Reproduced from ANZ Bloodstock News
The four-day sale, which follows hot on the heels of the Inglis Classic Yearling Sale and precedes the Inglis Australian Easter Yearling Sale, has seen significant growth in recent years.
This year’s aggregate of $53,959,500 for 448 lots sold represents a steep increase in gross receipts of $21,880,819 since 2012, when 552 lots sold realising a total $32,078,681 at the sale five years ago.
Compared to last year’s renewal, the aggregate was up by just over $2,000,000 from $51,728,000, the average rose to $120,441 from $110,767 and the median increased to $100,000 from $85,000, with the clearance rate holding steady at 88 per cent.
The auction-topping son of I Am Invincible (Invincible Spirit), consigned by Gilgai Farm and catalogued as Lot 259, was sold to Caulfield-based trainer Ciaron Maher for $1,400,000, double the amount paid for the top lot at last year’s sale.
Maher ended the sale as the leading purchaser after he purchased six lots at the sale for an aggregate of $2,010,000 at an average price of $335,000.
Supreme Thoroughbreds took over from Blue Gum Farm as the sale’s leading vendor by aggregate, while Gilgai Farm finished top of the standings by average (with three or more lots sold).
The recent success of Yarraman Park’s I Am Invincible continued at the sale, with his 19 lots sold achieving an aggregate of $4,275,000, while Darley’s Lonhro (Octagonal) achieved the best average, with four of his progeny selling for $1,200,000 at an average of $300,000.
Growth Continues At Premier
The recent growth of the Inglis Melbourne Premier Yearling Sale shows no signs of abating, with the key figures at the four- day auction realising increases for the fifth consecutive year.
Simon Vivian, the bloodstock manager for Inglis Melbourne, said the results indicated that the sale was in good health and that breeders and purchasers alike could conduct business there with confidence.
“We went into the Premier Sale with a dedicated aim to achieve a high clearance rate as this truly reflects the health of a sale,” Vivian told ANZ Bloodstock News.
“To that end, we exceeded an 88 per cent clearance and we are delighted with that result.
“Furthermore, to break the Victorian record price for a yearling was just outstanding. By selling the colt for $1,400,000, we showed Australasia’s breeders that such figures are achievable in Melbourne.
“We had a remarkably diverse group of buyers and the Inglis marketing team are to be complimented on attracting so many buyers, both nationally and internationally, to the sale.
“I also feel that the median price of $100,000 is a further indication on the way Premier has progressed in the market place. A couple of years ago, that figure was our target for the average price. Now 50 per cent of the horses individually achieve that figure.”
Vivian’s view that the strength and depth of the Premier Yearling Sale had improved was shared by the two leading purchasers.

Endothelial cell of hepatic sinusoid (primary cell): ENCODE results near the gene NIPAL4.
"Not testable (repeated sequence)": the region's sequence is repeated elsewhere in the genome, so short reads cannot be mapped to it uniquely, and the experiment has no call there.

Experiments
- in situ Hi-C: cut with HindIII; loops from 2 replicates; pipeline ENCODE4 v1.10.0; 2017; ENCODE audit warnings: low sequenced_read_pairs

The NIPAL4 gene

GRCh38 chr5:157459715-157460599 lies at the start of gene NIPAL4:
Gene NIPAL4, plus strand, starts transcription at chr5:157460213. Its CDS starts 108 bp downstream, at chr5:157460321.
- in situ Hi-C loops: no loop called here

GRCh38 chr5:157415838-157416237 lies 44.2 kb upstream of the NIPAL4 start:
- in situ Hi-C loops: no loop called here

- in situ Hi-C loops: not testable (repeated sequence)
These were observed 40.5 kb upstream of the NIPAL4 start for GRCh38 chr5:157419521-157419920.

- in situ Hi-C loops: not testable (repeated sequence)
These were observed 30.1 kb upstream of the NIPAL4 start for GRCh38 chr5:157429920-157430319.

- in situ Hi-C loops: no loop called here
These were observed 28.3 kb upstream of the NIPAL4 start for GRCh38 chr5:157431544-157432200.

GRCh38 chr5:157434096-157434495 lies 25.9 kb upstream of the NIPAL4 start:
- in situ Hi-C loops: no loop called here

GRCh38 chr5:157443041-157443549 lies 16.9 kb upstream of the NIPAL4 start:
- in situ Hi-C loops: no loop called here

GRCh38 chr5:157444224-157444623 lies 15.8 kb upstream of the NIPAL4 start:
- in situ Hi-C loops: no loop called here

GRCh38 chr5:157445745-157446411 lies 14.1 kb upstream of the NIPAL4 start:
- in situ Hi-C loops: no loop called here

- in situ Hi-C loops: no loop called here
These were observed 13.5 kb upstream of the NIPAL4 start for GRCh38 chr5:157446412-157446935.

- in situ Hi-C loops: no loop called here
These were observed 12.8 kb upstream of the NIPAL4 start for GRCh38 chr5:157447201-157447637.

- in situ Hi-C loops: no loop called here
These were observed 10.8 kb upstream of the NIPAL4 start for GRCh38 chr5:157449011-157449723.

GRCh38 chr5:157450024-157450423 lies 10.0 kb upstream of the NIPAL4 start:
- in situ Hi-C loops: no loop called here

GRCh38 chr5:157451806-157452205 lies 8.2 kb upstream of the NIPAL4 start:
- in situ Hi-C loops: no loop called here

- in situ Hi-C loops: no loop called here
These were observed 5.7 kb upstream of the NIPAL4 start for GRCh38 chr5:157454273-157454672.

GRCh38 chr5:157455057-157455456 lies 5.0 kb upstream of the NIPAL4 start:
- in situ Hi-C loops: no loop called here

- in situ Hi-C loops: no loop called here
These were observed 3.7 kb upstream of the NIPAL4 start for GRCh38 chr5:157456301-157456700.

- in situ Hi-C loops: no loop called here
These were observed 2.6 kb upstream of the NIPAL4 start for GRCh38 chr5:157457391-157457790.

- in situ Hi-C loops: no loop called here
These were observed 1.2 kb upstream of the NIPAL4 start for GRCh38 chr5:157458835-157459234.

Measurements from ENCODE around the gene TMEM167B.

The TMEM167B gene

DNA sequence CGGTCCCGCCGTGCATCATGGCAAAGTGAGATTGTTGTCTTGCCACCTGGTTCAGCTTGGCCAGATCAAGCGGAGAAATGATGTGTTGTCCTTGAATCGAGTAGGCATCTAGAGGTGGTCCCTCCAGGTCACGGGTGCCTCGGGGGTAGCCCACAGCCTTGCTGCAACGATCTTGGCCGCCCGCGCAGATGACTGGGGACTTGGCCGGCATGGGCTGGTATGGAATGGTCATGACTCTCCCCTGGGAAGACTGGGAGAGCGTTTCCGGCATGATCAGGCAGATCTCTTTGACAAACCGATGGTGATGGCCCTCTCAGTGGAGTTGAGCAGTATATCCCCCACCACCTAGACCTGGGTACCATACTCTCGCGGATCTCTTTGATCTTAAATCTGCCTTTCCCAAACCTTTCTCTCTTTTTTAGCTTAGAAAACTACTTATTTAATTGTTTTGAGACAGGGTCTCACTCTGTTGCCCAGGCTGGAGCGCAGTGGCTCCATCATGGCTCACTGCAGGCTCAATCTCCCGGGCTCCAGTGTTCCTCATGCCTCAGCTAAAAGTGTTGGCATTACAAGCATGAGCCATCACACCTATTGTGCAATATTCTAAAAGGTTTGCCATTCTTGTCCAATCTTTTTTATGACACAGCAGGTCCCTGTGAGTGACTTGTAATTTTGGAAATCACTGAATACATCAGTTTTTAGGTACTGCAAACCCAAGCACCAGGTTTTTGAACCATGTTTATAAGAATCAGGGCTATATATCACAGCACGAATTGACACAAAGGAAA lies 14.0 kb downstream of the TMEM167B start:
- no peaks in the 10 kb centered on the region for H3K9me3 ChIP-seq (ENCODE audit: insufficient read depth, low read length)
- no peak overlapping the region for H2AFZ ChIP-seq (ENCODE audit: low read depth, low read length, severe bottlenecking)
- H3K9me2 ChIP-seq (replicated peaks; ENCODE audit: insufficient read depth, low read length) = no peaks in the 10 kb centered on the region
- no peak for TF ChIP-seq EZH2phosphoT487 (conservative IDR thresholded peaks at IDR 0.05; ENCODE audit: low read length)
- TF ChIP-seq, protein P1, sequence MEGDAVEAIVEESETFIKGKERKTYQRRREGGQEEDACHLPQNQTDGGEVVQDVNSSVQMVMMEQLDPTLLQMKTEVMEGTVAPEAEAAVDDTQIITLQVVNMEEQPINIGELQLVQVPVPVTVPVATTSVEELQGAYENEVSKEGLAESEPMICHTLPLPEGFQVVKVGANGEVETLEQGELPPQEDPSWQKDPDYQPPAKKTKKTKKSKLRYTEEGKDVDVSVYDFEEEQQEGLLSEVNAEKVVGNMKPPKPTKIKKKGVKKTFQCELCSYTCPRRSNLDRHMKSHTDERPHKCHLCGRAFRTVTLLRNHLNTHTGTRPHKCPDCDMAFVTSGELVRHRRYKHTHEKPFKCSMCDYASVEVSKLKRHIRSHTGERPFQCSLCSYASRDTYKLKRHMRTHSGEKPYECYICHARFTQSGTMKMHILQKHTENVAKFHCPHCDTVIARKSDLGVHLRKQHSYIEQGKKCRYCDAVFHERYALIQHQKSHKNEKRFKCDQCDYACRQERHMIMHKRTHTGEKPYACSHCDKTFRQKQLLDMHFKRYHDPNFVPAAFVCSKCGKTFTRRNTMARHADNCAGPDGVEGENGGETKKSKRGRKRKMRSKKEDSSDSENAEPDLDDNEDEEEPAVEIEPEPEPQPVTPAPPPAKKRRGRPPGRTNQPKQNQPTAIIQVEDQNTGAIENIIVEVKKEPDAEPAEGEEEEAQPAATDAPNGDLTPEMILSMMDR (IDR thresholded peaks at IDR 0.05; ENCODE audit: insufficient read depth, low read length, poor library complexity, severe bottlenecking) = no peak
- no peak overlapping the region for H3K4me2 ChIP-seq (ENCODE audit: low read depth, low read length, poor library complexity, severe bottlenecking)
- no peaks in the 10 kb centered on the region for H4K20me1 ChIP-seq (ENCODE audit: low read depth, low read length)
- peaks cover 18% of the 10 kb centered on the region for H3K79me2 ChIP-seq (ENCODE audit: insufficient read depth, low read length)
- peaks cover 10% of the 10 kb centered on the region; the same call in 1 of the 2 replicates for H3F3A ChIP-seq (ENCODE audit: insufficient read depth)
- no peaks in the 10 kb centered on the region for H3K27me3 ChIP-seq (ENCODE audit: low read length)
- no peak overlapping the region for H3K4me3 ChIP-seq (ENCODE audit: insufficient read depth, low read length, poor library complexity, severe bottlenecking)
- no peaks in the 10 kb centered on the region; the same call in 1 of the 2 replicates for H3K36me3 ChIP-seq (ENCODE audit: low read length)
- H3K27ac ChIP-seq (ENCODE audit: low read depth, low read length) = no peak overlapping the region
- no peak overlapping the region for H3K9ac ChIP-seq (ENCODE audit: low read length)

Maher Leads The Way
Ciaron Maher has enjoyed plenty of success at the auction in recent years, purchasing triple Group One-winning mare Jameka (Myboycharlie) for $130,000 in 2014, and last year he paid $200,000 for the unbeaten juvenile colt Jukebox (Snitzel).
The trainer said that prospective owners were attracted to the sale with the majority of the horses on offer being VOBIS eligible.
“We’ve had good success at the sale with Jameka, and last year we had a good two-year- old in Jukebox,” Maher told ANZ Bloodstock News.
“A lot of the horses are VOBIS eligible, which suits racing and buying.
“I think (the success is) great. A lot of Victorian breeders solely sell there which gives a lot of people confidence going there. (As a buyer) you know the whole draft is going to the sale.”
“I’ve found it a good sale in the past. This year, our stable has obviously increased in size and we had a lot of interest before the sale and ended up having a good sale.”
With a record lot costing $1,400,000 under his belt, Maher headed up the purchasers standings at Inglis Melbourne Premier Yearling Sale for the first time.
The trainer purchased six lots in total at the sale for an aggregate of $2,010,000 at an average price of $335,000 and a median of $147,500, compared to last year when he purchased four lots for a total gross of $720,000 at an average of $180,000, with a top price of $260,000.
The Caulfield based trainer has also enjoyed a successful season on the track, saddling Jameka to run out a wide-margin winner of the Caulfield Cup (Group 1, 2400m) in October, while Bon Aurum (Bon Ho a) was also victorious at the highest level in the Sir Rupert Clarke Stakes (Group 1, 1400m).
Maher said that the sale-topping I Am Invincible colt had taken his eye from an early stage.
“I went and inspected him prior to the spring and really liked him then. I looked at him without any pedigree and just liked him as a physical, as I did with some of their other horses up there (at Gilgai Farm) also.”
“I looked at him again after the spring leading up to the sale and liked the way that he had progressed. He is a lovely mover and he’s got a lovely temperament, and obviously he’s also got a pedigree to match.”
Kelly Skillecorn of breeders Gilgai Farm told ANZ Bloodstock News that the stud’s principal, Rick Jamieson, was of the opinion that the sale-topping colt was one of the best he had ever bred.
“Rick felt the I Am Invincible colt is as good a horse as he’s ever bred and that he would have been a stand out at any sale,” Skillecorn said.
“I thought he was a million dollar colt. Rick came into the sale just hoping to beat his good mate, Peter Anasatasiou’s record price of $750,000. I very much doubt he would have made more money in any other sale, but we’re confident he’ll prove great value for the buyer in the long run.”
McEvoy Active At Premier Again
Trainer Tony McEvoy, who finished second in the purchasers standings having led the way 12 months ago, was also of the opinion that the progress of the sale was good for the Victorian breeding industry.